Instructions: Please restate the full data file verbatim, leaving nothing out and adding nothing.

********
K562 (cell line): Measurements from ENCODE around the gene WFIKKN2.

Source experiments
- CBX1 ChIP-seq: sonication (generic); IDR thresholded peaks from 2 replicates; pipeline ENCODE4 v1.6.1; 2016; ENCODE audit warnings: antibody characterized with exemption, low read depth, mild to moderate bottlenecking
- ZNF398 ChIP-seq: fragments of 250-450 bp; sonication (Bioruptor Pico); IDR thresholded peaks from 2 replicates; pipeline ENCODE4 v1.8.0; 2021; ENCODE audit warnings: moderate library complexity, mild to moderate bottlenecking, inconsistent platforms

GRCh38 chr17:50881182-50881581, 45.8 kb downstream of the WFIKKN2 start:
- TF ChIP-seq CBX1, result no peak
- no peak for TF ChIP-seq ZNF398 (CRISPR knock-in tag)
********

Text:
K562 (cell line): Measurements from ENCODE around the gene WFIKKN2.

Source experiments
- CBX1 ChIP-seq: sonication (generic); IDR thresholded peaks from 2 replicates; pipeline ENCODE4 v1.6.1; 2016; ENCODE audit warnings: antibody characterized with exemption, low read depth, mild to moderate bottlenecking
- ZNF398 ChIP-seq: fragments of 250-450 bp; sonication (Bioruptor Pico); IDR thresholded peaks from 2 replicates; pipeline ENCODE4 v1.8.0; 2021; ENCODE audit warnings: moderate library complexity, mild to moderate bottlenecking, inconsistent platforms

GRCh38 chr17:50881182-50881581, 45.8 kb downstream of the WFIKKN2 start:
- TF ChIP-seq CBX1, result no peak
- no peak for TF ChIP-seq ZNF398 (CRISPR knock-in tag)